David Sedaris, author of Me Talk Pretty One Day, explains how the most important moments of your life can happen in a car...and you can miss them.
There are 25 results
When a pet dies, to what degree can it be replaced by another? And to what degree can pets replace people in our lives? David Sedaris tells this story of cats and dogs and other animals.
David Sedaris tells the story of a subway ride he took in Paris. Two American tourists mistake him for a Frenchman and, thinking he can't speak English, begin to talk loudly about how he smells.
Host Ira Glass talks with writer David Sedaris at the Louvre in Paris. David's never set foot inside, though he lives just a few minutes away.
David Sedaris takes Ira on a tour of his favorite spots in Paris. He moved to France with no special feelings for the place.
David Rakoff tells a story about an actual pursuit—a scavenger hunt—that takes hundreds of hours to create ... done for the sheer pleasure of it.
David Foster Wallace reports on a turning point in past Presidential primaries: The moment when John McCain failed to respond well to an attack by George Bush...which arguably ended up costing him the election.
David Rakoff goes in search of the only existing mementos of a year-and-a-half of his life when he nearly died from Hodgkins Disease. The missing relics are his own pre-chemotherapized sperm — which reside somewhere in a Toronto lab.
Host Ira Glass reads an excerpt from Nick Hornby's novel About a Boy. The narrator, Will, recalls a time when he was a child that he convinced a friend that a portal to another world existed at the back of his closet.
Heather and her girlfriend lived with a cat named Sid. The girlfriend showed all sorts of affection toward Sid that she never showed toward Heather.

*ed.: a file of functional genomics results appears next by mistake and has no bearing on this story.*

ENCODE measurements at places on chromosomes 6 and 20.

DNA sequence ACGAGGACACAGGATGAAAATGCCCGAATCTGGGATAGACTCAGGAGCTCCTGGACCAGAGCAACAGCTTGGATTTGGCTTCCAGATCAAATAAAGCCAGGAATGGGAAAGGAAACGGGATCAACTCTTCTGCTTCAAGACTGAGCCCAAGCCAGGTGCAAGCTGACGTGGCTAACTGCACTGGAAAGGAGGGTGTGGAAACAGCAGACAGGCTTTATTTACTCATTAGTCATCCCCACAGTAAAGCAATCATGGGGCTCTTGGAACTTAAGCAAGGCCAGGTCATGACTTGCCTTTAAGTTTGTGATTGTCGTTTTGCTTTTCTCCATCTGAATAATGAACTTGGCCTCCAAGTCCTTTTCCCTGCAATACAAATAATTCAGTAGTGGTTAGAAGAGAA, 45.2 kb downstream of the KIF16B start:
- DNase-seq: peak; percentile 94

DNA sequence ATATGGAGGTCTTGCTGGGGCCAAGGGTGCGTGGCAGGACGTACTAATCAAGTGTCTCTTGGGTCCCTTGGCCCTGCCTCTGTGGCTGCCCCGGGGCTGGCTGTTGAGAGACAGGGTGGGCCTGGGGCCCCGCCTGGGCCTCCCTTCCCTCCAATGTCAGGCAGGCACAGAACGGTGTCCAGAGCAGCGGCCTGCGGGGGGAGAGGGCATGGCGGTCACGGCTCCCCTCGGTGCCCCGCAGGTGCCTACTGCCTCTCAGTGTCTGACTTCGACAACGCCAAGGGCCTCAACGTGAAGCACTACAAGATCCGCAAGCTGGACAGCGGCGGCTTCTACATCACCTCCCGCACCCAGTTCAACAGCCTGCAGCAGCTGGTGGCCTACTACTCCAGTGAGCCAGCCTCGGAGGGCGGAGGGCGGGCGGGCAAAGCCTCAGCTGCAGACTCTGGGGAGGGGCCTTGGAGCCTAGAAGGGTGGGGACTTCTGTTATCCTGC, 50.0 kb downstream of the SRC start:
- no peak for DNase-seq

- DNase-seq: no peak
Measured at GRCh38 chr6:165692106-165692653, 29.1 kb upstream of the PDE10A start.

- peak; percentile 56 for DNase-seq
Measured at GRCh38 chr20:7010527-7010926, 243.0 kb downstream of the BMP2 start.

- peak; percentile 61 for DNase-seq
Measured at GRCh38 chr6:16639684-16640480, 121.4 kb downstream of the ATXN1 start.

Host Ira Glass explains the premise of the show, and we hear what's actually going on inside five of these cars.
Jay Allison and his 12-year-old daughter discuss what radio station to listen to. She wants music.
The story of a con man, one of the most successful salesmen in a long-running multimillion-dollar telemarketing scam, who finally got caught when he was conned himself. Nancy Updike talks about the case with Dale Sekovich, Federal Trade Commission investigator.
Producer Alex Blumberg tells the story of an ex-con-turned-actor named Richie Castellano. After a bit role in the movie Analyze This, he moved to a small town and got dozens of people to invest money and time in a movie that never premiered.
Writer Brady Udall with another story about what animals can take the place of, in our lives and in our homes—this one involving an armadillo.This work of fiction originally appeared in the Autumn 1999 issue of Story magazine.
A small-town mayor tries to keep a developer from building in his town...and it results in the kind of snowballing fiasco by the end of which the town literally doesn't exist anymore. Alix Spiegel tells that story, which she produced with funding from the Corporation for Public Broadcasting.
This is another story of a young person making a huge, life-changing decision about his own fate while still very young. Hillary Frank tells the story, about her own little brother—and his trumpet.
Host Ira Glass talks with Robert Lipsyte, author of In the Country of Illness, who tells a story of how one lady in New York won the hospital staff over to her side with one conversation.
Host Ira Glass talks with Jack E. Robinson, Republican candidate for Senate in Massachusetts.
Host Ira Glass talks with people who've been hit by lightning. They describe what happened at the moment the bolt struck ... and how they came to view it later.
Producer Alex Blumberg conducts an investigation, perhaps the first ever, into this American subspecies: People who compulsively imitate their mother's voices in everyday conversation, well into adulthood.
Host Ira Glass talks with Bennett Miller and Matt Futterman about a campaign for student government that changed the way student elections were done in Mamaroneck High School back in 1985. Futterman, in the waning days of his campaign, tried a radical tactic: A TV ad.
Ira talks with producer Blue Chevigny about how a prank caller taught her that when it comes to pursuing happiness, Carole King, the world of independent cinema and the New York City Police Department have a lot more in common than she ever imagined. He also talks with MIT Professor Pauline Maier, author of the book American Scripture: Making the Declaration of Independence.
Sarah Vowell visits four Presidential libraries on a fact-finding tour for...President Clinton. Not that he asked her.